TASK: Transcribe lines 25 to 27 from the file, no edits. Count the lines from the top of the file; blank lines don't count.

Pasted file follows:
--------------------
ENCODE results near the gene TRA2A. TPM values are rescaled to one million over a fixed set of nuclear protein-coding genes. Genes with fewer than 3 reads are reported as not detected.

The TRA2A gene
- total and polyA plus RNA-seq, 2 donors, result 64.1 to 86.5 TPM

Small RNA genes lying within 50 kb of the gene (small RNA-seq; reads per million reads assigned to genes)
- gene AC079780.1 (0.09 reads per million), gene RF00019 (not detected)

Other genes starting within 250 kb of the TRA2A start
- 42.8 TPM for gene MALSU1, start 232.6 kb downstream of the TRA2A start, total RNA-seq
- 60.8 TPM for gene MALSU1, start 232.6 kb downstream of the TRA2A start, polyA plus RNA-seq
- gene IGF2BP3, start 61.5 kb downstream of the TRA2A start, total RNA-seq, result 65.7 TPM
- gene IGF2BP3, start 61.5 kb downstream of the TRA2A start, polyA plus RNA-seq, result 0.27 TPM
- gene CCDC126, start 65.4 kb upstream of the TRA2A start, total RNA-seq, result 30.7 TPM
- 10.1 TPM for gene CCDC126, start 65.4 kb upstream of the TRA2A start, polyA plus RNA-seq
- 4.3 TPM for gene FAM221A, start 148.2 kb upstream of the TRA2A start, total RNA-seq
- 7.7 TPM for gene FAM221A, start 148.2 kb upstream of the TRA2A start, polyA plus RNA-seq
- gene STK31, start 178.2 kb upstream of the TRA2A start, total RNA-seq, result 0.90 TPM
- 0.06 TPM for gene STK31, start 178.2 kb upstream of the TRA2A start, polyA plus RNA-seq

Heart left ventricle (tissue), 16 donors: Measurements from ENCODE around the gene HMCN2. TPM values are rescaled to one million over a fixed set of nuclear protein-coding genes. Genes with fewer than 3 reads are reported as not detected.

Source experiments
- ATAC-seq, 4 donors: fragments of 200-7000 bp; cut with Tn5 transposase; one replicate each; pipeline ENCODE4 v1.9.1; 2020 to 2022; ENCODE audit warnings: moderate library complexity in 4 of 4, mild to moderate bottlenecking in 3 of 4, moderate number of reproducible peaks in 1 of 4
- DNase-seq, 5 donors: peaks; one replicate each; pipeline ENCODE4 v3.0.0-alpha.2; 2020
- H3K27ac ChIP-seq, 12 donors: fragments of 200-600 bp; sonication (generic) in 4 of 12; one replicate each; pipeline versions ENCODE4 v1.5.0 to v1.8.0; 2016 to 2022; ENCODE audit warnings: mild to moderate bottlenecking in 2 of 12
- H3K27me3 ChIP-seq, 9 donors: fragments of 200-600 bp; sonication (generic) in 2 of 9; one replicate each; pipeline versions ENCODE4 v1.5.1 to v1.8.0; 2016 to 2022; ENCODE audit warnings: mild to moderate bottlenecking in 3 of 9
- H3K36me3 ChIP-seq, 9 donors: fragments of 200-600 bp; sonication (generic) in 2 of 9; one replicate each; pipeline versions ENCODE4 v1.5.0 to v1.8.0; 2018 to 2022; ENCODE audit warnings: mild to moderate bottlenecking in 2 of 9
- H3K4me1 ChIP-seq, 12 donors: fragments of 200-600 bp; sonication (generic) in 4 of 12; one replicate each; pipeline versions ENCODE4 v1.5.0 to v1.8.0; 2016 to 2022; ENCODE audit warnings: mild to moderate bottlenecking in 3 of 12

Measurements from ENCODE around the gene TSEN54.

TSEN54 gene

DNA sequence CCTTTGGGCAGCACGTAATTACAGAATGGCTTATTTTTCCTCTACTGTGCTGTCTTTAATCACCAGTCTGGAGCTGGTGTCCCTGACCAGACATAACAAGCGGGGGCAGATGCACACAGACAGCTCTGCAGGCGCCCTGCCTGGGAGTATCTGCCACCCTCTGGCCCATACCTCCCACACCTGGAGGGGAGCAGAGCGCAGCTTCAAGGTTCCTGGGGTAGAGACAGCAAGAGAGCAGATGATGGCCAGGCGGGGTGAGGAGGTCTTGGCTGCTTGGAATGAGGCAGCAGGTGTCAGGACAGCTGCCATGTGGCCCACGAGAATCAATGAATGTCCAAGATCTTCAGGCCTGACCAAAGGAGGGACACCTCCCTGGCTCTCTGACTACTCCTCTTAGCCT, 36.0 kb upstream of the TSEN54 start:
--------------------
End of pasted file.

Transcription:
Measurements from ENCODE around the gene TSEN54.

TSEN54 gene

DNA sequence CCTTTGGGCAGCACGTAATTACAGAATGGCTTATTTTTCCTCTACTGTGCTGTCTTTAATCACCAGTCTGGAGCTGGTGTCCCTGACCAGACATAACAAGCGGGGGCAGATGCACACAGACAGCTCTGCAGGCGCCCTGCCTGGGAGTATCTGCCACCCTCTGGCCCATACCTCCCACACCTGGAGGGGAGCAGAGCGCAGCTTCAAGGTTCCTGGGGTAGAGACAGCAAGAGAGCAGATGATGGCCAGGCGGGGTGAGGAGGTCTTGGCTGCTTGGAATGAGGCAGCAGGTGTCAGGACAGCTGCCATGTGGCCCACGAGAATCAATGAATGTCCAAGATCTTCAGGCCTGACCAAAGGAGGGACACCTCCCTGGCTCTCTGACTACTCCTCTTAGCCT, 36.0 kb upstream of the TSEN54 start: